For instance, Lippard or the nurse practitioner might go to great lengths to track down a patient who, perhaps for substance abuse reasons, has stopped coming to the clinic.
"We will go out looking for the patient, calling family members, or checking certain drug hotspots," Lippard says.
The team's pharmacist also provides smoking cessation sessions, which is a big issue for some patients, she adds.
The team also has collected some useful data about the clinic's patients. For instance, they found that only 6% of the HIV patients brought their medications with them to the clinic on a regular basis, Lippard says.
"There was this huge gap in being able to accurately assess these patients and provide medication reconciliation, and so that's where we've tried to target our efforts," she says. "We've had some improvement in this."
Team members also track their total number of patient contacts and drug events, finding that from January, 2009, to October, 2009, they had 651 patient contacts and discovered 220 adverse drug events and 446 potential adverse drug events, she adds.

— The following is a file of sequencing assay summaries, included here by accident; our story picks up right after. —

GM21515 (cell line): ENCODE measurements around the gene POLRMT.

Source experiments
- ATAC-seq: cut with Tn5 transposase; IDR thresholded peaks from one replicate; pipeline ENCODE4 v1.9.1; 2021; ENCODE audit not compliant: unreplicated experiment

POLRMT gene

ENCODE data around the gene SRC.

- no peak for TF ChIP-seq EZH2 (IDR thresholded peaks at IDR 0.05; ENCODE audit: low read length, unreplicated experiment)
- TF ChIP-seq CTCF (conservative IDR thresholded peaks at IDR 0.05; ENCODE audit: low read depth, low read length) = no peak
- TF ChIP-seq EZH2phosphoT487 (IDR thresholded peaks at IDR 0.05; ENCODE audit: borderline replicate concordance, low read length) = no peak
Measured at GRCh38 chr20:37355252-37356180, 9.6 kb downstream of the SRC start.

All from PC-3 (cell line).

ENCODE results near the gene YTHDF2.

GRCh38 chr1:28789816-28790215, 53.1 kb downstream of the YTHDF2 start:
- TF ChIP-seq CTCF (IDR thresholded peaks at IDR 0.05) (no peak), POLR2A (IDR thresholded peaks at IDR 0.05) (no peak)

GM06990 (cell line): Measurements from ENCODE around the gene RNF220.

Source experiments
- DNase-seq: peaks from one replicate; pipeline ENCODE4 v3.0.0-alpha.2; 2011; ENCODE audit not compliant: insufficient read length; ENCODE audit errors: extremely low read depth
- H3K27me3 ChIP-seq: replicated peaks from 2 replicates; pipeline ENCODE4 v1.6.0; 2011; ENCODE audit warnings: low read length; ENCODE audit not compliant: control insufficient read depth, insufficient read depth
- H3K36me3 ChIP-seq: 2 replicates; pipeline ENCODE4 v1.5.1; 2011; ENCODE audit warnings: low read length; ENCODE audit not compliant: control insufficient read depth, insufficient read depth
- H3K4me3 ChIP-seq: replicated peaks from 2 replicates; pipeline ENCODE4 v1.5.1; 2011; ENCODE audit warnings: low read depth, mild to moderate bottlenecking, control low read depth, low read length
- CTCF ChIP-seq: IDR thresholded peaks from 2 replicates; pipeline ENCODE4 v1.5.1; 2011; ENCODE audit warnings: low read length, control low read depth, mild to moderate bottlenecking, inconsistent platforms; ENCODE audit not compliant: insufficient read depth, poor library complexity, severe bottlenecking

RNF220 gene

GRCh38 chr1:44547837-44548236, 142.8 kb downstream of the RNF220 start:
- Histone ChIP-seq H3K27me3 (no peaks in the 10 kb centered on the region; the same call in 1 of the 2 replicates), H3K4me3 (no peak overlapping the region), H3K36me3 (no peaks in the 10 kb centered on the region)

"Our ultimate goal is for every patient who comes to the clinic to have a medication reconciliation done, but that's not a reality right now," Lippard says.
The team initially tackled all 456 cases of patients taking 10 or more medications, meeting with these patients when they visited the clinic to conduct medication reconciliation.
"In some cases we'd have to call the patient's pharmacy to do the medication reconciliation," Lippard says. "So we slowly tackled the list."
Also, soon after the program began, the clinic's medical and psychiatric providers and social workers began to refer patients with actual or anticipated adherence problems and other issues.
"We'd receive notes from providers stating that patients had issues going on in their lives that could cause problems with medication adherence, and so we'd target those patients first," Lippard says.
Other referrals arrive from outside organizations that work closely with the clinic's patients.
The team approach to medication reconciliation might have begun as a way to take some of the burden off of providers' shoulders, but it has also been a boon to patients.